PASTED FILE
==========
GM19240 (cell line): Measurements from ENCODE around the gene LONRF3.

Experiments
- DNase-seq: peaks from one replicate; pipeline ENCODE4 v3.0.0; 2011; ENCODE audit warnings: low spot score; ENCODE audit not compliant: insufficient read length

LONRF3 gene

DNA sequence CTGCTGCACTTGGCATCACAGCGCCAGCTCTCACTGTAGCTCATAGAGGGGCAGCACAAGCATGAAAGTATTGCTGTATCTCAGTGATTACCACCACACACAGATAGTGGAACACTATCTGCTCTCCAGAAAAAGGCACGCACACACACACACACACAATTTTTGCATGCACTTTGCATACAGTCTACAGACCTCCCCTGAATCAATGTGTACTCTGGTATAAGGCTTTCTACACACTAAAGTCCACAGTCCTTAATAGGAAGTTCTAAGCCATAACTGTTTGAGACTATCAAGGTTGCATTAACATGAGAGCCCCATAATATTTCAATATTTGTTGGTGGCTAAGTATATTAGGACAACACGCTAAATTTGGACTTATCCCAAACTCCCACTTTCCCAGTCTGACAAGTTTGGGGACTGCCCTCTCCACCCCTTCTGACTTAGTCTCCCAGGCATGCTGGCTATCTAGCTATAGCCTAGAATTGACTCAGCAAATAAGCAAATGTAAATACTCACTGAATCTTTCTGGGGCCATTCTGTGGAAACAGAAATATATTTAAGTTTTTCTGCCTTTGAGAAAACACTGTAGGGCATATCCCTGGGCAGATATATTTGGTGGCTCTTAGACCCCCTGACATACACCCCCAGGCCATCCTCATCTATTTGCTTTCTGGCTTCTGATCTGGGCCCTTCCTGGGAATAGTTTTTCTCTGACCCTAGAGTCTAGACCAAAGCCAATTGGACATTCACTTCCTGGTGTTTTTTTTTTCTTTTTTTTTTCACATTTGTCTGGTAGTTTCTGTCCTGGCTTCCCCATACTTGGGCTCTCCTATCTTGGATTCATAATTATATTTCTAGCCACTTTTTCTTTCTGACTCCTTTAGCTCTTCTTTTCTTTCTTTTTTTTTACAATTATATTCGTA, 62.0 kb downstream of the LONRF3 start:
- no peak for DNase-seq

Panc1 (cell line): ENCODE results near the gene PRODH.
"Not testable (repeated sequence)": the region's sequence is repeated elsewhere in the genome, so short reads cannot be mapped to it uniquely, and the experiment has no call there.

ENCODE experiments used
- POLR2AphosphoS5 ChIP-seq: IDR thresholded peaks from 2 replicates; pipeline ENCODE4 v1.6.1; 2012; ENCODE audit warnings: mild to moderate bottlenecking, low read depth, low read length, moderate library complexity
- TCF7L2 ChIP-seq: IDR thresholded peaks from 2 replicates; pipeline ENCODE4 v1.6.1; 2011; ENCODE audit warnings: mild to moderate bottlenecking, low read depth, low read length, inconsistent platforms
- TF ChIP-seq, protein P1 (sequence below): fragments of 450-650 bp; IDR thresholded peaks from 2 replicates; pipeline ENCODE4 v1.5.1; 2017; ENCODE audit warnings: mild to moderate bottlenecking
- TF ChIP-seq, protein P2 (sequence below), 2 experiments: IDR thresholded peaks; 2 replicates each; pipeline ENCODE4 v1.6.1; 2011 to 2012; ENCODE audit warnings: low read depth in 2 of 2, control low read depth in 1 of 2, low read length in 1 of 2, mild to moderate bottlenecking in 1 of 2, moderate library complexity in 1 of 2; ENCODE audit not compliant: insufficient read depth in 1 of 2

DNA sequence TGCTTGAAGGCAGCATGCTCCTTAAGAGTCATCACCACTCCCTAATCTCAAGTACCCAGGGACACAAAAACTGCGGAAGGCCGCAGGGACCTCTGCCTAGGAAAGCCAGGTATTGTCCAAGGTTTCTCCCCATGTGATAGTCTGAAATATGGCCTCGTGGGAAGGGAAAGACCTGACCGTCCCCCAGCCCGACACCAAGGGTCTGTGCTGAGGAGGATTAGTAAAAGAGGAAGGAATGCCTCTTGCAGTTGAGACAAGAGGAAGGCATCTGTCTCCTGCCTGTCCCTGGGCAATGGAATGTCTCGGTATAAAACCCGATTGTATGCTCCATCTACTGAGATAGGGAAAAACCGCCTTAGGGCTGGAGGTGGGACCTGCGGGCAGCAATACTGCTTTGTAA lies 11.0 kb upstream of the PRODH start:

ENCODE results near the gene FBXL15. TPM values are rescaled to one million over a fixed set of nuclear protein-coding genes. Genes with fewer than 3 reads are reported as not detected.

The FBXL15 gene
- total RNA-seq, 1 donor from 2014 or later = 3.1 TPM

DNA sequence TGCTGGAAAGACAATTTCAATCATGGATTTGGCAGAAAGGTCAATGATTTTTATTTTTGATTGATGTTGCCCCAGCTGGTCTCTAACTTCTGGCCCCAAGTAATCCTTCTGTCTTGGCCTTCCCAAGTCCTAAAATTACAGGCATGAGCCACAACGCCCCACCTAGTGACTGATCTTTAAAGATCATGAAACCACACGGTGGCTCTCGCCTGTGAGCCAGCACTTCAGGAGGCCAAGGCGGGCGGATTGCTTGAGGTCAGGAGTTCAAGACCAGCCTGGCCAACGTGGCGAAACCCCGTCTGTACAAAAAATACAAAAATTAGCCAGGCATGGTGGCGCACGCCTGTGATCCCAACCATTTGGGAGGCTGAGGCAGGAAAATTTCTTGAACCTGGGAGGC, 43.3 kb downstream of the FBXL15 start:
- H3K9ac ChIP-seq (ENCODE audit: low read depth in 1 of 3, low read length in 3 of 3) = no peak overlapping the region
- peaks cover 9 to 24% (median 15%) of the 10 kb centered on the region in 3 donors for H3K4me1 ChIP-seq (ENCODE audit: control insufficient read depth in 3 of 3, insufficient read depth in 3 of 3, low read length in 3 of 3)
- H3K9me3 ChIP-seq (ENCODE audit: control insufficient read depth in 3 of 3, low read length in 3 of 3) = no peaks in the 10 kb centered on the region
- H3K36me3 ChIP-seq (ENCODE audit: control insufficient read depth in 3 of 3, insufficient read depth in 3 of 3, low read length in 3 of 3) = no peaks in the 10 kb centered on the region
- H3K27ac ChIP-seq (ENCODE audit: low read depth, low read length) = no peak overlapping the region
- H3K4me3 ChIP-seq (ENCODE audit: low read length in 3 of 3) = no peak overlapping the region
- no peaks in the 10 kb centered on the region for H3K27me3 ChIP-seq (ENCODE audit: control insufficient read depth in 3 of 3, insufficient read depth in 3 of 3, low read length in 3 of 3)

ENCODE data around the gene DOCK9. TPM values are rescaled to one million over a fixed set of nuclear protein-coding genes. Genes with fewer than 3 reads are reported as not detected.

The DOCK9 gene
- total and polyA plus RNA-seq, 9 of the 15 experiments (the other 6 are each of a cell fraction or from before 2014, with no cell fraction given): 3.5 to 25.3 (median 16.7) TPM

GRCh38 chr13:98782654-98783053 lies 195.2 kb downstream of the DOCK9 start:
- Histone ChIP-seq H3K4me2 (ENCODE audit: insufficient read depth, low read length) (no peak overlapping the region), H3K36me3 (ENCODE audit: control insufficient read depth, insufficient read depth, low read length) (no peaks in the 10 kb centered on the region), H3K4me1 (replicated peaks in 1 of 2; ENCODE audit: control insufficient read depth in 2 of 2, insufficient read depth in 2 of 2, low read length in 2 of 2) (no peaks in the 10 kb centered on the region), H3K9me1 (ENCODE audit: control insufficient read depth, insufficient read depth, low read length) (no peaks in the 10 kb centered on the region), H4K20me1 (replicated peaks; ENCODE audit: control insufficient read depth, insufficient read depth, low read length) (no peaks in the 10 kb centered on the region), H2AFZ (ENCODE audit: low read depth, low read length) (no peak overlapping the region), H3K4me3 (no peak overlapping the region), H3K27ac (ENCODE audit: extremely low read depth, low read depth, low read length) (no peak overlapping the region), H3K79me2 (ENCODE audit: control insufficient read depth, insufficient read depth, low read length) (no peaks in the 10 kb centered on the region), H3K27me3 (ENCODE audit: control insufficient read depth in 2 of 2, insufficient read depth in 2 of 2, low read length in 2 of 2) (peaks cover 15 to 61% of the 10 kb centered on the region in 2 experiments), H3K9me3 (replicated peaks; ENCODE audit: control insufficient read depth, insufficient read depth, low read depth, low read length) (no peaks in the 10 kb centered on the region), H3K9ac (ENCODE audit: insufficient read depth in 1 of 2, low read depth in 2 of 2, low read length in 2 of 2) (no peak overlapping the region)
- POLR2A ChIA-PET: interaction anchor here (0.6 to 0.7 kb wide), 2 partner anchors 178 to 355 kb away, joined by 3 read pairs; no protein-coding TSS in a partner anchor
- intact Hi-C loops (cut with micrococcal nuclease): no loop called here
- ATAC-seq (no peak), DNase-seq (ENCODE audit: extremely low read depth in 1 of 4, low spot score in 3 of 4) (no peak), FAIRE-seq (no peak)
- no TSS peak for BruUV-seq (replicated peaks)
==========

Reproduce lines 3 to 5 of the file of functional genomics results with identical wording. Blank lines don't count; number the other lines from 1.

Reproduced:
- DNase-seq: peaks from one replicate; pipeline ENCODE4 v3.0.0; 2011; ENCODE audit warnings: low spot score; ENCODE audit not compliant: insufficient read length

LONRF3 gene

DNA sequence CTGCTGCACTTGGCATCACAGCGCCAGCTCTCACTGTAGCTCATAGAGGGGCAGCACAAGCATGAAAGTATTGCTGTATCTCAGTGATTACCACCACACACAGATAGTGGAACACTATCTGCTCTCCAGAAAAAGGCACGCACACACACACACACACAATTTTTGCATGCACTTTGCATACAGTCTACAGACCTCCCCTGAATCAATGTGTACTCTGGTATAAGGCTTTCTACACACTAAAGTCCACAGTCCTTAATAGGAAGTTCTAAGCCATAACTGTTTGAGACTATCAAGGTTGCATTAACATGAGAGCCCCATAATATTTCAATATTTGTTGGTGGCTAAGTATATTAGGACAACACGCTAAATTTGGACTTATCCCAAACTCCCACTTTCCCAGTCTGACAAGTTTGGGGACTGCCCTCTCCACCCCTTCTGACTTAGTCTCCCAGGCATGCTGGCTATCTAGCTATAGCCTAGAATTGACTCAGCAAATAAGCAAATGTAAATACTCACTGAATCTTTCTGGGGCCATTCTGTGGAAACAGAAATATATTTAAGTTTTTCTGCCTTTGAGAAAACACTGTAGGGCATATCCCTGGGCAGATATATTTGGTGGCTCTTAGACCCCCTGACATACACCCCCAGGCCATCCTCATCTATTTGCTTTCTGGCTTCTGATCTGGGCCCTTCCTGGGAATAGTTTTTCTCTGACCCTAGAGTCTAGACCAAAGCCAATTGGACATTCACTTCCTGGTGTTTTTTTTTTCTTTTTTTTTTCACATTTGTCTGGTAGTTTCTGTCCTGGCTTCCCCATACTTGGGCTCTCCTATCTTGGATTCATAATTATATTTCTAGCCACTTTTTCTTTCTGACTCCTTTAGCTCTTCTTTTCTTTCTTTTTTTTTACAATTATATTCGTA, 62.0 kb downstream of the LONRF3 start: